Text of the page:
“That’s really what it was most days. Toward the end of the suspension, I got a little itchy to get back in the mix.”
Grove, who teaches freshman social studies at Montville, did everything to avoid football during his suspension. He’d see players in the hallways and exchange pleasantries. But, every day, he’d teach his classes and head home, leaving no temptation of lingering and perhaps violating his school-imposed suspension.
When the team returned from its game against New London that Saturday morning, Grove was there, awaiting them at Montville High. On his first day back to work, he finished practice by sprinting against one of his captains, Tyler Girard-Floyd, while the senior finished a drill.
Finally, Grove said, he felt “normal.”
“It’s like everything coming together,” said senior Skyler McNair, who was part of Montville teams that lost to New London four times in the previous three years. “We finally beat New London, we get our head coach back. I think our whole season got a jump start with a win and coach coming back at the same time.”
Now Montville (2-0), a Class SS finalist in 2009, can turn its focus back to pursuing the elusive state title. It plays at Fitch-Groton (2-0) on Friday, expected to be its biggest test before facing Ledyard on Nov. 5.
“My expectations haven’t changed since the day I was hired,” said Grove, who's in his fifth season. “What I want to do here is be a state championship or state playoff perennial power. When people talk about being in the state playoffs every year, I want Montville in that sentence.”
REST FOR THE BETTER? It’s not as if Chad Johnson has never held members of the Norwich Free Academy boys' cross country team out of races for the purpose of resting them.
“This year,” he said, “I’m just taking it a little more to the extreme.”
In an uncommon but not altogether novel move, Johnson chose to hold his top five runners out of the first two weeks of competition. It left the Wildcats thin at the Windham Invitational and cost them a divisional win against rival East Lyme. But, Johnson hopes, it will keep the likes of Dan Cardin, Vos Hunter and NFA’s other pacesetters fresh for when they run for a state title.
The catch: In the process, it may cost the defending Eastern Connecticut Conference champs a chance to defend that title.
“Last year, we petered out at the end, but our primary goal was to win ECCs,” said Johnson, whose team later finished 14th in Class LL. “I knew I had a team that they were going to be lucky even if they made it to the State Open, and they didn’t make it. And now we got everybody back, and it’s not that we don’t wanna win ECCs but it’s not our primary goal.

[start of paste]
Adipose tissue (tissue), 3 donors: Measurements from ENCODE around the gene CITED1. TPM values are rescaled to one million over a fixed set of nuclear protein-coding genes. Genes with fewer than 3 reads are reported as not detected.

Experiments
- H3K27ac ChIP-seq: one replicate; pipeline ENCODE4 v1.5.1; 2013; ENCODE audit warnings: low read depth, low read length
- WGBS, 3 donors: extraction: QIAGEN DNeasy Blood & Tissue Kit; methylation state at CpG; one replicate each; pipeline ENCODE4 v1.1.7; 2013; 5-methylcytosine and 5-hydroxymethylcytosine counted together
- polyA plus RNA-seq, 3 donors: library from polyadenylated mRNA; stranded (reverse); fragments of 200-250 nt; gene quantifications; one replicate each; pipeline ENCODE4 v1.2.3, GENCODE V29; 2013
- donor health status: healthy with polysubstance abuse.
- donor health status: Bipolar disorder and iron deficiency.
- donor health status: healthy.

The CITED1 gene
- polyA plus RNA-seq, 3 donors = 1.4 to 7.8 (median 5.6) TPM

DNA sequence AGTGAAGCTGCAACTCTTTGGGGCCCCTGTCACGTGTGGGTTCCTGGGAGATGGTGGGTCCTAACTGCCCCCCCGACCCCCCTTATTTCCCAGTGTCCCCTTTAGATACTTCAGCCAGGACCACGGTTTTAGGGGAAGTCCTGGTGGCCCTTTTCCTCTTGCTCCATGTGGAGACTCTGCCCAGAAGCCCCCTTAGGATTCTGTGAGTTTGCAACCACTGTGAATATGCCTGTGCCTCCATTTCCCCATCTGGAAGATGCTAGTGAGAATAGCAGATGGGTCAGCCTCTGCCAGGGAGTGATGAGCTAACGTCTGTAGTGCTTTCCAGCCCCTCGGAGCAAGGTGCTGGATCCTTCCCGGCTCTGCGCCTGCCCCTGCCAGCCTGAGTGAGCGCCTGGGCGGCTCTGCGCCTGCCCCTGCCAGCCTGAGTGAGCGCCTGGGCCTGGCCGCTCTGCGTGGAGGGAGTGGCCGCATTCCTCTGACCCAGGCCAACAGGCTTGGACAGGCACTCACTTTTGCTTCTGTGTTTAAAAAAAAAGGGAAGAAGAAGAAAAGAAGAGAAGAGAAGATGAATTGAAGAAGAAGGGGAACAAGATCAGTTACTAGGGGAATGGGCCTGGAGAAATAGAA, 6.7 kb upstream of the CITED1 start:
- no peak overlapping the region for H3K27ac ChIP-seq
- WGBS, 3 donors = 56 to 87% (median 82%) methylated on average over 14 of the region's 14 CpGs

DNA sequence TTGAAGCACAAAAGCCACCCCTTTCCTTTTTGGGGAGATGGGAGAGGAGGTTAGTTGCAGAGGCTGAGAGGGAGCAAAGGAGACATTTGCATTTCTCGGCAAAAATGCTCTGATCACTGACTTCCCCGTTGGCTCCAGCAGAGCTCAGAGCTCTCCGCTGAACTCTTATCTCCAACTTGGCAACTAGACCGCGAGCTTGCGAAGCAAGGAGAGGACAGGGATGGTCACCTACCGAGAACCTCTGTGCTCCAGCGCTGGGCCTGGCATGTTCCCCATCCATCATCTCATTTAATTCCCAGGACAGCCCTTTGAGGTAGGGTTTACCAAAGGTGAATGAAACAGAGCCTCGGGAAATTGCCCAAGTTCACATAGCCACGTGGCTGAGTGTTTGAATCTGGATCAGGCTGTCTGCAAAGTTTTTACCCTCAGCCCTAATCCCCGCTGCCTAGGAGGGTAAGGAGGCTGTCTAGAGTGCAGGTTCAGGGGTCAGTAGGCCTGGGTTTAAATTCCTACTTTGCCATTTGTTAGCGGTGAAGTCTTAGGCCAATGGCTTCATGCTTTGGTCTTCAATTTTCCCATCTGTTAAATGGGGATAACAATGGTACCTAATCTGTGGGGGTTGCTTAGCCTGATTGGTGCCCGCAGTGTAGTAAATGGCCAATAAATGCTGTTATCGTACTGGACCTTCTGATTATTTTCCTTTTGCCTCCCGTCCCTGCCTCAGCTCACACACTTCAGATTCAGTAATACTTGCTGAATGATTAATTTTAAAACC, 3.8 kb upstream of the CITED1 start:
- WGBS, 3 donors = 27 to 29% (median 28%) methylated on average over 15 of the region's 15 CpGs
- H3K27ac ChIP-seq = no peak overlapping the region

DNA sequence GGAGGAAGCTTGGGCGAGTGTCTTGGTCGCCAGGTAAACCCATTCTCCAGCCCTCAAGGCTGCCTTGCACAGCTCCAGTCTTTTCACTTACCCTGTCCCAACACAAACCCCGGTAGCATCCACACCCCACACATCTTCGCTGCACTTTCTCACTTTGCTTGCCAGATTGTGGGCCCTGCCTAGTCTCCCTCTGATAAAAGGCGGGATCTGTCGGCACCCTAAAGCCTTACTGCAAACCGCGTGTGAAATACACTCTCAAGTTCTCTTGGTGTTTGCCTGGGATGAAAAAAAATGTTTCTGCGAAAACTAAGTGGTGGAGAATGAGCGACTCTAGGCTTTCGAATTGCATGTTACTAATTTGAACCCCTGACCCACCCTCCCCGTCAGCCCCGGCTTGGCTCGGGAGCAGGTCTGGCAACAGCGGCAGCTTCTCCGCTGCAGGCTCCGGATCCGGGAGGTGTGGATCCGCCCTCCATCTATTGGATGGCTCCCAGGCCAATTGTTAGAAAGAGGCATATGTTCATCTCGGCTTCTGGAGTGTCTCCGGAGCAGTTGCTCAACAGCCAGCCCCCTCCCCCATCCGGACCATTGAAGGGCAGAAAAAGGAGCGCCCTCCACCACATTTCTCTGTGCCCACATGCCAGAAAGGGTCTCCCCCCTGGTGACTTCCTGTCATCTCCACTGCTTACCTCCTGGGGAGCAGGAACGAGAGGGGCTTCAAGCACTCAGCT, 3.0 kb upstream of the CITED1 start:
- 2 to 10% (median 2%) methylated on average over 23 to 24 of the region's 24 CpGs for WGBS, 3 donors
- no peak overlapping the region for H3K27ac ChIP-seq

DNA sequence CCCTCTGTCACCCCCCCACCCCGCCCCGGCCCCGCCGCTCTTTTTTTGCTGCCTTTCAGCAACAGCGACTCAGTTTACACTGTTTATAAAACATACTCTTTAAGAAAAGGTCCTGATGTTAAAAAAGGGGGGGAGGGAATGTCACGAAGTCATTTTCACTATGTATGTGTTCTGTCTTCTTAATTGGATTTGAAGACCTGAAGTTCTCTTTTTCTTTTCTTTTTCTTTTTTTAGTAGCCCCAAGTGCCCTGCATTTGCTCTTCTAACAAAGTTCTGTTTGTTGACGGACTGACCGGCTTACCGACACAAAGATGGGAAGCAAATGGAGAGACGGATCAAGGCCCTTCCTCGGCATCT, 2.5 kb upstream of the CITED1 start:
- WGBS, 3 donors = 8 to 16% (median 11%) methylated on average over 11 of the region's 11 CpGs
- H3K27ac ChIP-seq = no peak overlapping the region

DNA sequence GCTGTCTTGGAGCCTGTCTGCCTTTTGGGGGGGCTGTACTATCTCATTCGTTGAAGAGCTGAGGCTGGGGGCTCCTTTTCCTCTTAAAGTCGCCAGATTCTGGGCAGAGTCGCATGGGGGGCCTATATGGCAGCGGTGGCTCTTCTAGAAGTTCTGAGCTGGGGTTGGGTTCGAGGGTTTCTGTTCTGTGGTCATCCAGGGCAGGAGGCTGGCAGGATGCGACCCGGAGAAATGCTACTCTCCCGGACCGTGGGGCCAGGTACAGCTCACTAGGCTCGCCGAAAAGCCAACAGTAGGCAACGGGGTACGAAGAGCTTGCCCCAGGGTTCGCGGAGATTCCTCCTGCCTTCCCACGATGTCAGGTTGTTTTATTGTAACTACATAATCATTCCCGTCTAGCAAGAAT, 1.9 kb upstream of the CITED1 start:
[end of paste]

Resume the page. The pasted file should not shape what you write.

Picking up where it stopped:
“Our primary goal is to finish it the top six in the State Open and make that trip to New Englands. We haven’t been here since the time I started coaching, and we want to get back.”
Johnson has created a buzz in some circles with his decision. The Day of New London ran a column discussing his move, and East Lyme head coach Sam Harfenist told the Norwich Bulletin the move indicated a lack of respect for the Vikings in their dual meet.
“Conversations were had,” he said of his team.
While a risk in some sense, Johnson seems confident it will pay off. His full team ran for the first time Saturday at the Ocean State Invitational, where the Wildcats’ finished 10th as a team in the championship race and fourth among Connecticut schools. Among those was Xavier-Middletown, ranked No. 1 in the state and Amity, ranked No. 4.
“It’s no new big thing,” Johnson said. “Danbury is probably going to be the No. 1 team in the state when the coaches poll comes out (it was No. 2), and they lost on (Sept. 14), too, a one-point loss to Fairfield-Warde. Why? Because they didn’t run their top six.”
1. Football Game to Watch: Xavier-Middletown at Cheshire, Friday, 7 p.m. Need to know: Xavier, the consensus No. 1 team in the state, boasts a defense that’s been scary good. In its 37-0 whipping of Foran last weekend, it held the Lions to 13 yards of total offense. Meanwhile, the punishing hits it left on Notre Dame-West Haven the week prior may still be ringing out in southern Connecticut.
“We take a lot of pride in being a very physical football team,” coach Sean Marinan said Wednesday. “We’ve got pretty good speed on the defensive side of the football … but it’s more about being in the right place. If you do that, you can contain the other team.”
Cheshire, No. 5 in all three major state polls, is the defending Class LL champion and is led by athletic quarterback Max Slade, who’s also a dangerous punt returner.
2. Football Game to Watch No. 2: Windsor at Southington, Friday, 7 p.m. Need to know: Windsor is hoping to cement itself as the team to beat in the CCC, evidenced by its No. 9 ranking in The Day state coaches poll. Southington, under new coach D.J. Hernandez, is 2-0 as well and would love to boast the same claim.
Both teams love to throw the ball, Windsor behind Alton Smith and Southington behind Connor Butkiewicz.
3. Football Game to Watch No. 3: Staples-Wesport at Ridgefield, Friday, 7 p.m. Need to know: Meanwhile in the FCIAC, Staples gets it first test of the season against Ridgefield, another team that hasn’t been tested in a dominant 2-0 start. Staples has won this regular-season meeting in four of the last five years, twice giving Ridgefield its only loss of the year (2009, ’05).
4. Old news for New Canaan Need to know: A year after posting 18 shutouts and outscoring its postseason opponents, 19-1, en route to a state title, the New Canaan girls soccer team has outscored CIAC teams, 14-0, in compiling a 4-0 record entering Wednesday’s game against Fairfield-Warde. The Rams are ranked No. 1 in the Hartford Courant state coaches poll.
5. The high road Need to know: The E.O. Smith boys soccer team played just one of its first five games at home this season, but it hardly seems bothered. The Panthers are 5-0 and went from being unranked to No. 3 in the state coaches poll this past week. The reward: They play their next four at home in Storrs.